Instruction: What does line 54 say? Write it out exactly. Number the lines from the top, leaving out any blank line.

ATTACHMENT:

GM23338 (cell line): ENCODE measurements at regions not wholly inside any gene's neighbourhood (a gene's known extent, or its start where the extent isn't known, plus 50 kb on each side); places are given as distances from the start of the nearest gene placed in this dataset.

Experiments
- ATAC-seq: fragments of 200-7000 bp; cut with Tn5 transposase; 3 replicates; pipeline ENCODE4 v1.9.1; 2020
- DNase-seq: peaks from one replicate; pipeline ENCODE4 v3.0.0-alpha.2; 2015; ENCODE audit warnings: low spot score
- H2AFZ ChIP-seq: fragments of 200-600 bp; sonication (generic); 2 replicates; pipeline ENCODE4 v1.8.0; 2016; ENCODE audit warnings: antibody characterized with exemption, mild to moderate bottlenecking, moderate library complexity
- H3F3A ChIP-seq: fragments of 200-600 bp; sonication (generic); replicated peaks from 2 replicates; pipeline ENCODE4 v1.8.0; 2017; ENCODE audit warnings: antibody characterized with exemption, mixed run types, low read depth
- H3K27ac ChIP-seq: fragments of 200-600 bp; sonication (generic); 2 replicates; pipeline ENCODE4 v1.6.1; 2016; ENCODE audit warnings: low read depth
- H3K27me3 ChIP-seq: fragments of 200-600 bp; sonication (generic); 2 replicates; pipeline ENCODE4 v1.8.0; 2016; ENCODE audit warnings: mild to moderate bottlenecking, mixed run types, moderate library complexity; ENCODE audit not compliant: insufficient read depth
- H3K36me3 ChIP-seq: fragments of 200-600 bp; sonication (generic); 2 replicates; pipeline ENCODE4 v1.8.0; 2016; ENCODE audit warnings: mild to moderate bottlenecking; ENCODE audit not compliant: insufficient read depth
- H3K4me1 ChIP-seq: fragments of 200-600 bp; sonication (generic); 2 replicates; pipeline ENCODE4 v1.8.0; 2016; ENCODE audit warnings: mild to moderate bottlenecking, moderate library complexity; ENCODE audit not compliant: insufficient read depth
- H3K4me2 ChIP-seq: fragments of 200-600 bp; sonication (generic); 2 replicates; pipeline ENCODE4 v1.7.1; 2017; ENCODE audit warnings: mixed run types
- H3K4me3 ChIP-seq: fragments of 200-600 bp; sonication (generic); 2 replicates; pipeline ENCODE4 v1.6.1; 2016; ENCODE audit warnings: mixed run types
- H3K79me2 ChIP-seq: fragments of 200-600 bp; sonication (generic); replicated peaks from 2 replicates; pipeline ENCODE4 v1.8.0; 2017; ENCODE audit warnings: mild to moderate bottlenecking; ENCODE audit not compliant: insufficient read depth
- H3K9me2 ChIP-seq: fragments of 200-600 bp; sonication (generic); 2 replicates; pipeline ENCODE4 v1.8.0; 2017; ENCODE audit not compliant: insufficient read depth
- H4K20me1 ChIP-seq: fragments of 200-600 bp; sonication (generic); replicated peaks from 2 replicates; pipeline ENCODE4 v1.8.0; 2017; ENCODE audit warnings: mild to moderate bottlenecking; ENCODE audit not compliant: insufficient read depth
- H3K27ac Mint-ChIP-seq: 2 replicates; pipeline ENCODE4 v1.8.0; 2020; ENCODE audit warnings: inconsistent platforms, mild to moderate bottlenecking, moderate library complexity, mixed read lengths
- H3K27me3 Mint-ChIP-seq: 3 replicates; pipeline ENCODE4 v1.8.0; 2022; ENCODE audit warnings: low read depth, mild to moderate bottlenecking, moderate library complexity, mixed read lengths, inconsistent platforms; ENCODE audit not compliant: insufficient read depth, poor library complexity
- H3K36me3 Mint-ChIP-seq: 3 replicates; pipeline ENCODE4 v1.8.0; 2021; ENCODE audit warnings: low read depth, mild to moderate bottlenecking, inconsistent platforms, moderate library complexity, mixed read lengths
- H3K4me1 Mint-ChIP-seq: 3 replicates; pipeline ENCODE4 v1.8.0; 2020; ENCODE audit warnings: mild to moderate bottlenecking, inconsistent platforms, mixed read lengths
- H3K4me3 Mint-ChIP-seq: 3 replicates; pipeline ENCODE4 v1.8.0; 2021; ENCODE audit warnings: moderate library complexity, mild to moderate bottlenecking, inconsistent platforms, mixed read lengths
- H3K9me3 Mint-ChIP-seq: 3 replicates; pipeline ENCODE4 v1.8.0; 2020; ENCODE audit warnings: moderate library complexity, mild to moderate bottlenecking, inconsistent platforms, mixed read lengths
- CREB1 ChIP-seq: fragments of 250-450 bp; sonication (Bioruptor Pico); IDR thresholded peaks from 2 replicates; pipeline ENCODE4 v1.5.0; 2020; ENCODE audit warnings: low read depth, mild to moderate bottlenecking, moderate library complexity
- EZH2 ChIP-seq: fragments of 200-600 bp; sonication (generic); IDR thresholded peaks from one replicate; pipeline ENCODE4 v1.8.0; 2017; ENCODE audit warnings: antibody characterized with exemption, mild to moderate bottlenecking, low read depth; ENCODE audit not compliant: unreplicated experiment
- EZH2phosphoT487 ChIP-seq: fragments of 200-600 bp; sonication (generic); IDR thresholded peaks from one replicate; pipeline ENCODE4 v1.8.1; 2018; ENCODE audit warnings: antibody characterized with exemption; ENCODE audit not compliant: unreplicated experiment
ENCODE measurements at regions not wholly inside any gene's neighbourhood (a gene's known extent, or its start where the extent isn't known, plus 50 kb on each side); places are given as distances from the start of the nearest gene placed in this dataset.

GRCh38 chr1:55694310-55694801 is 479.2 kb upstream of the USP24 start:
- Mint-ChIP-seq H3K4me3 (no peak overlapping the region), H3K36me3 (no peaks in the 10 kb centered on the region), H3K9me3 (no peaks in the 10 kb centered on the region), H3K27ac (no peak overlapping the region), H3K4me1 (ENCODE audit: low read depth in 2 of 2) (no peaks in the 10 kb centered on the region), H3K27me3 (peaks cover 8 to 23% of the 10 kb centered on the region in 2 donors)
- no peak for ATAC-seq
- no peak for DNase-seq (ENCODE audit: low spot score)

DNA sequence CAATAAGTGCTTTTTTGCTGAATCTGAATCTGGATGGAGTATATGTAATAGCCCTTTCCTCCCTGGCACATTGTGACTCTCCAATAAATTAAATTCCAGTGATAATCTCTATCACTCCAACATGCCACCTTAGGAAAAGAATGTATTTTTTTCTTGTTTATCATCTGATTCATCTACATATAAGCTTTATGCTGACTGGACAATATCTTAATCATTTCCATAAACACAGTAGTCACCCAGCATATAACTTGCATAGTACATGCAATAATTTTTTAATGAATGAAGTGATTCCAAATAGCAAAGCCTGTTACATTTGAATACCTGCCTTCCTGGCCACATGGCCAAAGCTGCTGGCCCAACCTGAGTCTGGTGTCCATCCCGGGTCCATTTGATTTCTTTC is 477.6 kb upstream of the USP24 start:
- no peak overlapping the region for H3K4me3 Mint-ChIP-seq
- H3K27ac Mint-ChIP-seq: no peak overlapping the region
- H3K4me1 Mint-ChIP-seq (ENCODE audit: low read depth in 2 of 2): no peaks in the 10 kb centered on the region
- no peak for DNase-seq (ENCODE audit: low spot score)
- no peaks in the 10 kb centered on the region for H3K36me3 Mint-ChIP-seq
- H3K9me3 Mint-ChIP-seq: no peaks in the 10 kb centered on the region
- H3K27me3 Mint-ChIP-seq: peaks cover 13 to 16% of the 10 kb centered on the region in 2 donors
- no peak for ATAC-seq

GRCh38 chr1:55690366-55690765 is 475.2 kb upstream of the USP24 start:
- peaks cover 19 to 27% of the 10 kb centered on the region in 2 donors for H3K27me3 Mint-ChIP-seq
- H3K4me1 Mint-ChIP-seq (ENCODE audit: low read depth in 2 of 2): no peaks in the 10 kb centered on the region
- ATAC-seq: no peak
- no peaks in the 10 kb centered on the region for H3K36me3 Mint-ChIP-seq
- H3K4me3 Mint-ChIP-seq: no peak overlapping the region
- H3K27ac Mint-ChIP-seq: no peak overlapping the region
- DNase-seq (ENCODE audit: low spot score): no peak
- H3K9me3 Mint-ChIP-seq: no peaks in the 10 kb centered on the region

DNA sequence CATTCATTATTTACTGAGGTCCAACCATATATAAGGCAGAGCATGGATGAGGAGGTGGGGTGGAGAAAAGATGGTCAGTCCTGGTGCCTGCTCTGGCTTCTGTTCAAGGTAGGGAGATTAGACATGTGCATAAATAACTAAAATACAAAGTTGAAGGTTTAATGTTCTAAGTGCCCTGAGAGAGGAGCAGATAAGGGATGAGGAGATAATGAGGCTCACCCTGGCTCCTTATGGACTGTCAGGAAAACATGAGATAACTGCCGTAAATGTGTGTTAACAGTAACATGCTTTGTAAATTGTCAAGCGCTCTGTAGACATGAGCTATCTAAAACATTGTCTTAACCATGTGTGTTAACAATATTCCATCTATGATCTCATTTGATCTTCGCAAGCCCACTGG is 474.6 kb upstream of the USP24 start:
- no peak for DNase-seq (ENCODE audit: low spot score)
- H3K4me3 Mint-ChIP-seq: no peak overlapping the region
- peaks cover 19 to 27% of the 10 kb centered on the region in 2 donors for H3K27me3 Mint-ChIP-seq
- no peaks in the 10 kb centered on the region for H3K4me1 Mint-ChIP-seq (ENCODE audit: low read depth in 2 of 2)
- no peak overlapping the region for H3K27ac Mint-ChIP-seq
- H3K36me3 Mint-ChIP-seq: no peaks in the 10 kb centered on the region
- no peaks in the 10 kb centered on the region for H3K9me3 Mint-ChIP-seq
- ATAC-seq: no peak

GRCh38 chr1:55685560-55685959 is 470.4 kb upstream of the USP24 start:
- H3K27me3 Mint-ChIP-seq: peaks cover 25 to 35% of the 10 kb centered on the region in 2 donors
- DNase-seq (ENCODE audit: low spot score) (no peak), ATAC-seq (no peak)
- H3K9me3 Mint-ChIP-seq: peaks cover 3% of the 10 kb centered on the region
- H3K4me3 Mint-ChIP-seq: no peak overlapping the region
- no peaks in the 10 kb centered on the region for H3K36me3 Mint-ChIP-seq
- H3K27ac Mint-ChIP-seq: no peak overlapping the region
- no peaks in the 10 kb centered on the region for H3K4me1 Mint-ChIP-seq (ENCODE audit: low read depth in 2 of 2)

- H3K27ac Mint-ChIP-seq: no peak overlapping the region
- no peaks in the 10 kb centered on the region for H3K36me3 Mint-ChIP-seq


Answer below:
- H3K36me3 Mint-ChIP-seq: no peaks in the 10 kb centered on the region